Hairy perennial growing to 4 in (10 cm). Has a basal rosette of slightly rough oblong leaves. Stems bear clusters of bright yellow, bell-shaped flowers.
Habitat & Cultivation
Cowslip grows in Europe and western Asia, preferring fields and pastures with chalky soils. The flowers and leaves are gathered in spring and summer, the root in autumn. This increasingly rare plant should not be picked from the wild.
Flowers, leaves, root.
Cowslip contains triterpenoid saponins, flavonoids, phenols, tannins, and a trace of volatile oil. The flavonoids, mainly in the flowers, are antioxidant, anti-inflammatory and antispasmodic. The triterpenoid saponins, which are concentrated in the root (5–10%), are strongly expectorant.
History & Folklore
This plant is so closely associated with springtime that it is known as primavera (spring) in Spanish and Italian. Cowslip has long been reputed to preserve beauty. The 16th-century herbalist William Turner wrote: “Some weomen … sprinkle ye floures of cowslip with whyte wine and after … wash their faces with that water to… make them fayre in the eyes of the worlde rather than in the eyes of God, whom they are not afryd to offend.”
Medicinal Actions & Uses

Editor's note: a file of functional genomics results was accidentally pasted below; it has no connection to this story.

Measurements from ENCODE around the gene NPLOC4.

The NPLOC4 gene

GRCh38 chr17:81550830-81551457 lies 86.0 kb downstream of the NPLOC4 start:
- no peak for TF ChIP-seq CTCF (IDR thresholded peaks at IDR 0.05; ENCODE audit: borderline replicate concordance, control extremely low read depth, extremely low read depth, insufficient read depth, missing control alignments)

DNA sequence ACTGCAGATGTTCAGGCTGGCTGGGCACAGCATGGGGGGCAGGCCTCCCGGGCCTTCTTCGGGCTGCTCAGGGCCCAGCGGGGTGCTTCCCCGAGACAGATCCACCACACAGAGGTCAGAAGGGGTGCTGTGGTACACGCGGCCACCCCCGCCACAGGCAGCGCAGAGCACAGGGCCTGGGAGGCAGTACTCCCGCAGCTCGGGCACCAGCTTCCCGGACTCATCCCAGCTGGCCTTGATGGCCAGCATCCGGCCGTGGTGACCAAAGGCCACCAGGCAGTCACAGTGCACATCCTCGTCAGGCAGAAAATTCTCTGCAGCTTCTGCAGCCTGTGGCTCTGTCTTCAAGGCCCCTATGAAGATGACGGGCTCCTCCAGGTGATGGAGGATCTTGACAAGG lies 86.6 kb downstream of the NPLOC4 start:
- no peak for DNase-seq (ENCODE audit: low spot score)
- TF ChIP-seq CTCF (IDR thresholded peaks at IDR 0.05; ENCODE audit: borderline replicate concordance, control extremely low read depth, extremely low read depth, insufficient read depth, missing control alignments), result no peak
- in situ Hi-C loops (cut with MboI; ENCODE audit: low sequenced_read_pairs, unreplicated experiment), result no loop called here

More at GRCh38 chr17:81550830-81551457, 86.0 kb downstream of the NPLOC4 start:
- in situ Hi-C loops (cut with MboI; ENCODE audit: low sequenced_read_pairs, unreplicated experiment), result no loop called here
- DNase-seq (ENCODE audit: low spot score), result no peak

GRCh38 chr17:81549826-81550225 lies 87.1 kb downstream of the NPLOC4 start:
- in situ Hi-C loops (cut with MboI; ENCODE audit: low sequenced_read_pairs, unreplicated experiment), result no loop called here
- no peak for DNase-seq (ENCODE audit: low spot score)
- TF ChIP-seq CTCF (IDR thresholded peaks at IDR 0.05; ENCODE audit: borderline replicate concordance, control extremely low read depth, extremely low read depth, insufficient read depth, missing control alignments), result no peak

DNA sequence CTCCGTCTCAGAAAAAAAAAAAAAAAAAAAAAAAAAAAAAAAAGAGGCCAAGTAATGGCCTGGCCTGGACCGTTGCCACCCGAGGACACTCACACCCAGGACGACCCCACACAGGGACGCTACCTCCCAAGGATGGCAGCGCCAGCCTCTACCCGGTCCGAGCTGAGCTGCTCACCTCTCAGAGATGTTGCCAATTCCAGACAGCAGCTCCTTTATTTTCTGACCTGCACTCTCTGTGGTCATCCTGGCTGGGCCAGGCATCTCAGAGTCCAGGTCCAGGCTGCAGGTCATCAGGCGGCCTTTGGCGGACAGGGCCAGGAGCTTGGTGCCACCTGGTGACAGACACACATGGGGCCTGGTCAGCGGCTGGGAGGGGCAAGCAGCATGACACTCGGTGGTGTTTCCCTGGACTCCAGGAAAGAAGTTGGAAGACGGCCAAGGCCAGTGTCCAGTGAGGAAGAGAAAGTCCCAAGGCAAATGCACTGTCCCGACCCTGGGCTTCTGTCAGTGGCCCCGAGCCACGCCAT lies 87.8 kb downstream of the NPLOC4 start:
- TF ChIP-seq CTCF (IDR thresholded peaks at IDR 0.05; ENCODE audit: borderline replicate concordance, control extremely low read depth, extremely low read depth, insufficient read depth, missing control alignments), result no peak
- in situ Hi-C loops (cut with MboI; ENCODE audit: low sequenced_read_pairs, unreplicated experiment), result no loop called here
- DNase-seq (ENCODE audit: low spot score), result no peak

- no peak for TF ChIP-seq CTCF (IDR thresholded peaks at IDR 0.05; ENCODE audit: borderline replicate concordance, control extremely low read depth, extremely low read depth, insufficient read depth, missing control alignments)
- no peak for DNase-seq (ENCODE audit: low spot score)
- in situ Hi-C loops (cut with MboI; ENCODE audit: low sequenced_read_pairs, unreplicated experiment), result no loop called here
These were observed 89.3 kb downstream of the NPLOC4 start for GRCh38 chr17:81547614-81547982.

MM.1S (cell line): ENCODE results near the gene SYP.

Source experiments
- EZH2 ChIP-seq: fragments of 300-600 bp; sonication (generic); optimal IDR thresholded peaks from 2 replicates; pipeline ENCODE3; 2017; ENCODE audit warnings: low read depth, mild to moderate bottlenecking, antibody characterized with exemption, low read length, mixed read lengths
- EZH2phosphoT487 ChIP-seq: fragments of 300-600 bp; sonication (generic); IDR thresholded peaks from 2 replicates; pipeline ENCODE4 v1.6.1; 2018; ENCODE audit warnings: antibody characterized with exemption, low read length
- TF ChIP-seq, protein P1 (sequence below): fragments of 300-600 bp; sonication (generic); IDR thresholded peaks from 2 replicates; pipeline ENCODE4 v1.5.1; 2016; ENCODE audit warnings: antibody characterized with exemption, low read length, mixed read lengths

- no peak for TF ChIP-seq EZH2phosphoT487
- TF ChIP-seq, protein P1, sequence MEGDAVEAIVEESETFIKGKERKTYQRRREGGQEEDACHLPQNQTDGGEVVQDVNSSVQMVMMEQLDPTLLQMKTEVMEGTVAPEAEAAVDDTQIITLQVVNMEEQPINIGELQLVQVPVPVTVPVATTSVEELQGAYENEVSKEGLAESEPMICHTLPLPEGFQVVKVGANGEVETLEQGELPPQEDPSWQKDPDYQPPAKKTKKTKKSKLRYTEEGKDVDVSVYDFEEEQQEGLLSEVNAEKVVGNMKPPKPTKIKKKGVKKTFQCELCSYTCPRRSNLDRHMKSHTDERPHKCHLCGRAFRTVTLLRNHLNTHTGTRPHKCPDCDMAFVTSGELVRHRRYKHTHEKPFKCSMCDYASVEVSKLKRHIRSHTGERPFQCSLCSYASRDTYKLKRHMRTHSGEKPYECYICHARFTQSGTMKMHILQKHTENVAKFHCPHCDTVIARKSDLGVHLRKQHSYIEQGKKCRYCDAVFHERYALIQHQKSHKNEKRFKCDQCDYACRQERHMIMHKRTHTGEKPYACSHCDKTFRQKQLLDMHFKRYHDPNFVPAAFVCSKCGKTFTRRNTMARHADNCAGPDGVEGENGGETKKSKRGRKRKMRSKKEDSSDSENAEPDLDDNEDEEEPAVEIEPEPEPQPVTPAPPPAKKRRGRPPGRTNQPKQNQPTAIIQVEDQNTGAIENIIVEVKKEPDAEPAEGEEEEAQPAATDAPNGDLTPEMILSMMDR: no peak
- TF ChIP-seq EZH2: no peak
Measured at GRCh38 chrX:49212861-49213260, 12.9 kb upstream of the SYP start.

Cowslip is an underused but valuable plant. The root is strongly expectorant, stimulating a more liquid mucus and so easing the clearance of phlegm. It is given for chronic coughs, especially those associated with chronic bronchitis and mucus congestion. The root is also thought to be mildly diuretic and anti-rheumatic and to slow blood clotting.
The leaves have similar properties to the root, but are weaker in action. The flowers are believed to be sedative and are recommended for over activity and sleeplessness, particularly in children. Cowslip flowers’ antispasmodic and anti-inflammatory properties make them potentially useful in the treatment of asthma and other allergic conditions.
Do not take cowslip during pregnancy, if allergic to aspirin, or if taking anticoagulant medication. Excessive doses can cause vomiting and diarrhea.